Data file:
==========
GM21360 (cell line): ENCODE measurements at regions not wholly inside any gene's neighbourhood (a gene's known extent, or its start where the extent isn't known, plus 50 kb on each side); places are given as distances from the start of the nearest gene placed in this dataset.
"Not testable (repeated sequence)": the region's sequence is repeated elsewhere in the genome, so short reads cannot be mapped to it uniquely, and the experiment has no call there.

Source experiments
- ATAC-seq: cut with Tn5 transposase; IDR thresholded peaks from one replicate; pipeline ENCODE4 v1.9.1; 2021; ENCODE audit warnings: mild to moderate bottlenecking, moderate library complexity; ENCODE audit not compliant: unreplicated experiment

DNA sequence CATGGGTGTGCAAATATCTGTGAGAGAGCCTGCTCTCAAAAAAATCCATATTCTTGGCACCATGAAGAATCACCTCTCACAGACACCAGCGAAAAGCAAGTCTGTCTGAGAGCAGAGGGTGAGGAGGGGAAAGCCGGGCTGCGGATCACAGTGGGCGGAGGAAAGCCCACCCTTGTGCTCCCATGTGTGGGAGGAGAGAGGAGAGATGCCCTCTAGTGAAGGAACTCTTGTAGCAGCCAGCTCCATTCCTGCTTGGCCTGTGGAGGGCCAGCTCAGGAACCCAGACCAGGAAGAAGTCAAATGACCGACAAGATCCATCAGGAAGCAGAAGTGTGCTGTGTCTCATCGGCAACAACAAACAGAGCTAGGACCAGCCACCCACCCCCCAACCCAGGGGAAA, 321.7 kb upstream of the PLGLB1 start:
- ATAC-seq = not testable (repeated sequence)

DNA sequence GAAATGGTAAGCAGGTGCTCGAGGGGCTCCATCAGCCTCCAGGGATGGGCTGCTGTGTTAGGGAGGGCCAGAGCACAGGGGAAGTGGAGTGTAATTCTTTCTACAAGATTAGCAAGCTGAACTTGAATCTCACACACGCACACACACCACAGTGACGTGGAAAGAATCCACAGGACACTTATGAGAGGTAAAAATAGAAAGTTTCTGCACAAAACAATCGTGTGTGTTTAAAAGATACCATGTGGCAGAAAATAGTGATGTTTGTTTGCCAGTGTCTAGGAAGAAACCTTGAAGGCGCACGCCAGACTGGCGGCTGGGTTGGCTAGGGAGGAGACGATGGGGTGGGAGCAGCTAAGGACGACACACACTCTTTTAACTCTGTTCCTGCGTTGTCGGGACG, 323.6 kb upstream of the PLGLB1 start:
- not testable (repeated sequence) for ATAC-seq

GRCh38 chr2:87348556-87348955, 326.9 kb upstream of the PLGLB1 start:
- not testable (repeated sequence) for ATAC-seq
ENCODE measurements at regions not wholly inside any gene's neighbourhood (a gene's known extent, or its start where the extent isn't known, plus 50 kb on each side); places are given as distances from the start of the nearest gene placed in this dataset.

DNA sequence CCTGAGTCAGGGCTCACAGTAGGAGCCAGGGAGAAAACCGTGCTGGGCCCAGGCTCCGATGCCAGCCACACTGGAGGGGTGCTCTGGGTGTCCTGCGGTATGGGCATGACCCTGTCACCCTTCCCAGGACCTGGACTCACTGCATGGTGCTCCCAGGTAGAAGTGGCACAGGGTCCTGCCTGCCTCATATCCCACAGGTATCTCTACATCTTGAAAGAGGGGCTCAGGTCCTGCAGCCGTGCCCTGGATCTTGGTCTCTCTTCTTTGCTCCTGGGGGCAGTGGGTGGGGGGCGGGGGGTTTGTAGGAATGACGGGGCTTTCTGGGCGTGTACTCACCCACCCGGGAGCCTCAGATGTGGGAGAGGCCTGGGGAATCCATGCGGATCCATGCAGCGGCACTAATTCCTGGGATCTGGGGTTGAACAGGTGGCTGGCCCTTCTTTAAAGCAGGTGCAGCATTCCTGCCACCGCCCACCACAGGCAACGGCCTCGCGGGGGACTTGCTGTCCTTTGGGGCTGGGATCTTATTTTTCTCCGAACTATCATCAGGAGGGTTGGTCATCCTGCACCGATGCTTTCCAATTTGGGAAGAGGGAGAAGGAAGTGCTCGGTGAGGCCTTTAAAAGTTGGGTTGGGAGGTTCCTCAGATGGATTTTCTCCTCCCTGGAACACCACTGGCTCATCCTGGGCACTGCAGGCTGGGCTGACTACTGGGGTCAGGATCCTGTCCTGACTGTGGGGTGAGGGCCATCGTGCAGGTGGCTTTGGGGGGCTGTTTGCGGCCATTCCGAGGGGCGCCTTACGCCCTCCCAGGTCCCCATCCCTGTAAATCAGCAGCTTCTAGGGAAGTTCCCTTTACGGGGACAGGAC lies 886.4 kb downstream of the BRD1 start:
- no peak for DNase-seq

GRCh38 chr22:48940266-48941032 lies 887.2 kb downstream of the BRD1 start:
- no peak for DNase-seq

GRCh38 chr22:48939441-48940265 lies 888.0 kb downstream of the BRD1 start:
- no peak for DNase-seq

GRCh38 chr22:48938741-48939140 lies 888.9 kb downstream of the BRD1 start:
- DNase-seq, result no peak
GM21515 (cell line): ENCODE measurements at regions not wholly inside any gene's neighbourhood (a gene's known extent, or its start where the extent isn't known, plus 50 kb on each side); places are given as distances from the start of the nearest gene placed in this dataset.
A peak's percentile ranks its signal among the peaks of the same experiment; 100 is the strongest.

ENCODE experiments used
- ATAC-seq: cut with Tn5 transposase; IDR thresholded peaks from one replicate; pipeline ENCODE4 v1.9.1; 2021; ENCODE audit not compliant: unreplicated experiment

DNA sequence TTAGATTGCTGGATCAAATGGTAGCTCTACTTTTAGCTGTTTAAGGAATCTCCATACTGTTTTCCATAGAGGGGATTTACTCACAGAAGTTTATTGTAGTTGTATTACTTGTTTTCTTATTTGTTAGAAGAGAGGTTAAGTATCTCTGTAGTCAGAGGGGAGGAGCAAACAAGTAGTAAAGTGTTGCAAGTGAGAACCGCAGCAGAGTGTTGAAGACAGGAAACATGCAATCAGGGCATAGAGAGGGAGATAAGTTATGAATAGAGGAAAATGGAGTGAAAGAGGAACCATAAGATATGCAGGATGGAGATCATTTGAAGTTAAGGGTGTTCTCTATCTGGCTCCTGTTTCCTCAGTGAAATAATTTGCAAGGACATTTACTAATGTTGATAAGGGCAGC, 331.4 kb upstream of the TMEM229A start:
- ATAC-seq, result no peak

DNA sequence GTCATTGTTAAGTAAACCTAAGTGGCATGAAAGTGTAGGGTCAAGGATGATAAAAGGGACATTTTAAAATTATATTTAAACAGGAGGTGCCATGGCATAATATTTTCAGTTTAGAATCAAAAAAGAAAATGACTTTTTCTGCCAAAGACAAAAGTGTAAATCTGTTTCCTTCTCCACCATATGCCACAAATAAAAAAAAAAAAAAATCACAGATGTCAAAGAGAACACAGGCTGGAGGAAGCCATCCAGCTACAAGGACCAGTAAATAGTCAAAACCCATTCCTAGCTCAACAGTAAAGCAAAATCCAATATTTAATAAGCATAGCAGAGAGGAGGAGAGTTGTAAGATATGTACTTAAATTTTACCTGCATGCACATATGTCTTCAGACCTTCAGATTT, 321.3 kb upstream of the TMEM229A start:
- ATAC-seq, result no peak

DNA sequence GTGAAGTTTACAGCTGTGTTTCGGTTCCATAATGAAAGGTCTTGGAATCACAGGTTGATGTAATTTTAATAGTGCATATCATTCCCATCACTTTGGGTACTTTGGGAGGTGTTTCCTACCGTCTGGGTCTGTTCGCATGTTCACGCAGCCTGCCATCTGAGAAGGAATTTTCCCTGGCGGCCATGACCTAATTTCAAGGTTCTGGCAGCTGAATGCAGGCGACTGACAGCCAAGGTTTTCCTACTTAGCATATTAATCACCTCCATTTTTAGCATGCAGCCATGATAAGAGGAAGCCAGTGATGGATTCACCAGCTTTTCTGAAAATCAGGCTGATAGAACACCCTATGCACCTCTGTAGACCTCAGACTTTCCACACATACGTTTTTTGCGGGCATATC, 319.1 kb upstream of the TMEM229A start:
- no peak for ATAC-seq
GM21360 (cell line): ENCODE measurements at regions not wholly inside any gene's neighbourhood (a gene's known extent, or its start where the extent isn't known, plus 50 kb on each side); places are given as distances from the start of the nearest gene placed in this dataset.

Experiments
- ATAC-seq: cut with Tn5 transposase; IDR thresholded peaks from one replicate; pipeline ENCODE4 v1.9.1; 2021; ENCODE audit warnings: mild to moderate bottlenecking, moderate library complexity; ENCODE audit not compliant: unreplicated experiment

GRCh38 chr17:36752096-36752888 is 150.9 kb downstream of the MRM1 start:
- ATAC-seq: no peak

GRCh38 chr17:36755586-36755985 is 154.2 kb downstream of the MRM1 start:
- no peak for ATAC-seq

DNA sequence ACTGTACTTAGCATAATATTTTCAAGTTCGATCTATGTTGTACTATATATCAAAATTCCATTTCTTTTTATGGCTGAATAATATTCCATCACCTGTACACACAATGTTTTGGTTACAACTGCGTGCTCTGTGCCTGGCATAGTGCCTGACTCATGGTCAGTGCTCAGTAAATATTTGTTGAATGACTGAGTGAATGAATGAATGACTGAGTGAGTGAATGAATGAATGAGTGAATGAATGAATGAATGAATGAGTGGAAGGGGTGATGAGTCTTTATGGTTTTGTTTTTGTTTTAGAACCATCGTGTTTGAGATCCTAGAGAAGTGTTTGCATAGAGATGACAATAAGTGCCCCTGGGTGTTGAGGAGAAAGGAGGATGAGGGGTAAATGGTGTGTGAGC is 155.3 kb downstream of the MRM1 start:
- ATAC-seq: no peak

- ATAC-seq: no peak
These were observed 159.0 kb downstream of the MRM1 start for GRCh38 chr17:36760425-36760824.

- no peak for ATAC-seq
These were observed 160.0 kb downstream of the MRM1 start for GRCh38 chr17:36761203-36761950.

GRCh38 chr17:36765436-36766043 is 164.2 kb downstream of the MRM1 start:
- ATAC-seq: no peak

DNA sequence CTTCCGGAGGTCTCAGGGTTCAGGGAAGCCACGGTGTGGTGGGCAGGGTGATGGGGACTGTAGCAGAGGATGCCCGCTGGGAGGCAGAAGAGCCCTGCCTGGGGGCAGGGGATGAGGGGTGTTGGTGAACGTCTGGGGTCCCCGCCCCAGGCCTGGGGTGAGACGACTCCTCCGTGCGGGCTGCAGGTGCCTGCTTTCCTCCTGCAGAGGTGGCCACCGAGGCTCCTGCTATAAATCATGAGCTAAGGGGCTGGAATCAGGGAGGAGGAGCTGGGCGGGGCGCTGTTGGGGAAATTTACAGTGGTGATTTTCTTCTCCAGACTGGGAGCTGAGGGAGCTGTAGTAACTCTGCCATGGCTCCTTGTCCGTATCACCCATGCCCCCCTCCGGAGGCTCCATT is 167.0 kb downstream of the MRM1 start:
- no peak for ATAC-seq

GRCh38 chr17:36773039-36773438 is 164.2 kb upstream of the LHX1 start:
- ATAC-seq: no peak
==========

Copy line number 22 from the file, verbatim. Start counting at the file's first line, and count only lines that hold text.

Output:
ENCODE experiments used